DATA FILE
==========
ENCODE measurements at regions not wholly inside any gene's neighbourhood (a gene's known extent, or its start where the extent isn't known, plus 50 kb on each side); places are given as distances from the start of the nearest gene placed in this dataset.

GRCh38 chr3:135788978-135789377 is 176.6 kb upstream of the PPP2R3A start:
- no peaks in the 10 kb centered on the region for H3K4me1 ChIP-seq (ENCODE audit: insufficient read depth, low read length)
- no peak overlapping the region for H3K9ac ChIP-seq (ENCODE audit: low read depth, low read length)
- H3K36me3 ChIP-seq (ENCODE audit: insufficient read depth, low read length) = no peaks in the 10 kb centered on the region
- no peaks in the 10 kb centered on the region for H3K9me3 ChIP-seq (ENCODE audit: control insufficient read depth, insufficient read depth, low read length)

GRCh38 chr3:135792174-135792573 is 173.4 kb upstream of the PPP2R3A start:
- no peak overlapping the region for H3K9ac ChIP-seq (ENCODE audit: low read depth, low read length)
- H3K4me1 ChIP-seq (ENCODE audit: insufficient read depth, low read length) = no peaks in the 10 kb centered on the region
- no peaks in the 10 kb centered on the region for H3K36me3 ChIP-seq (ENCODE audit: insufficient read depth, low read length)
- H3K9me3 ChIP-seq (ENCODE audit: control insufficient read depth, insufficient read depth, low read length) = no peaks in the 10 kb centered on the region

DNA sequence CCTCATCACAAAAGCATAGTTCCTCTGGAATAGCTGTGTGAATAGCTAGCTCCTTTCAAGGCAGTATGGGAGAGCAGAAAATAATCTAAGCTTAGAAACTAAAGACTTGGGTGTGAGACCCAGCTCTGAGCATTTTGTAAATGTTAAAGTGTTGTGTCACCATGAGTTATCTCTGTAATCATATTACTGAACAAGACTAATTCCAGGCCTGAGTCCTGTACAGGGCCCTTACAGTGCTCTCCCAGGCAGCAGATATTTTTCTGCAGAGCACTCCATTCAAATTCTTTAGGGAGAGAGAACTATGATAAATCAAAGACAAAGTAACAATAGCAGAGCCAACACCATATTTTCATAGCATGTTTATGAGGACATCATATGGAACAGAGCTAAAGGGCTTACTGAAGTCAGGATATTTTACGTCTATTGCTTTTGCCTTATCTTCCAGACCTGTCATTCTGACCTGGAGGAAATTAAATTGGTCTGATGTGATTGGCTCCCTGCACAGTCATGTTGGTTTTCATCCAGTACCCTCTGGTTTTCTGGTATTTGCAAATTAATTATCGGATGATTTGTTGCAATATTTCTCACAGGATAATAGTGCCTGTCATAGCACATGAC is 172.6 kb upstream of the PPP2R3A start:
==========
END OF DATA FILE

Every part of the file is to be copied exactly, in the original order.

ENCODE measurements at regions not wholly inside any gene's neighbourhood (a gene's known extent, or its start where the extent isn't known, plus 50 kb on each side); places are given as distances from the start of the nearest gene placed in this dataset.

GRCh38 chr3:135788978-135789377 is 176.6 kb upstream of the PPP2R3A start:
- no peaks in the 10 kb centered on the region for H3K4me1 ChIP-seq (ENCODE audit: insufficient read depth, low read length)
- no peak overlapping the region for H3K9ac ChIP-seq (ENCODE audit: low read depth, low read length)
- H3K36me3 ChIP-seq (ENCODE audit: insufficient read depth, low read length) = no peaks in the 10 kb centered on the region
- no peaks in the 10 kb centered on the region for H3K9me3 ChIP-seq (ENCODE audit: control insufficient read depth, insufficient read depth, low read length)

GRCh38 chr3:135792174-135792573 is 173.4 kb upstream of the PPP2R3A start:
- no peak overlapping the region for H3K9ac ChIP-seq (ENCODE audit: low read depth, low read length)
- H3K4me1 ChIP-seq (ENCODE audit: insufficient read depth, low read length) = no peaks in the 10 kb centered on the region
- no peaks in the 10 kb centered on the region for H3K36me3 ChIP-seq (ENCODE audit: insufficient read depth, low read length)
- H3K9me3 ChIP-seq (ENCODE audit: control insufficient read depth, insufficient read depth, low read length) = no peaks in the 10 kb centered on the region

DNA sequence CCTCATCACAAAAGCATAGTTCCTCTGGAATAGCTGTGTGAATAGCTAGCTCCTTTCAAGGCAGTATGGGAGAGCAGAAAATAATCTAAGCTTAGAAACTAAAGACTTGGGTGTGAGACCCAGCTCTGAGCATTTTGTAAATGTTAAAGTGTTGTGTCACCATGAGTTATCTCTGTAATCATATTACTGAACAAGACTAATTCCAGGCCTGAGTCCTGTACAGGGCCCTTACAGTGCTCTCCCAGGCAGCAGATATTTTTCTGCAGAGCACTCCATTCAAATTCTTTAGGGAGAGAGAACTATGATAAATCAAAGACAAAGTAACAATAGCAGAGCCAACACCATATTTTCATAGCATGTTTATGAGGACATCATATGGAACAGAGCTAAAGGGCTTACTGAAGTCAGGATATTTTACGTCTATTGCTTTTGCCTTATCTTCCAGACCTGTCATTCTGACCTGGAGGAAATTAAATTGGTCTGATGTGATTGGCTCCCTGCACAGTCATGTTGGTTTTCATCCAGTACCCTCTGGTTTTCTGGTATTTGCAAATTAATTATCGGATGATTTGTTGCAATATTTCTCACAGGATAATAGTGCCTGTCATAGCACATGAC is 172.6 kb upstream of the PPP2R3A start: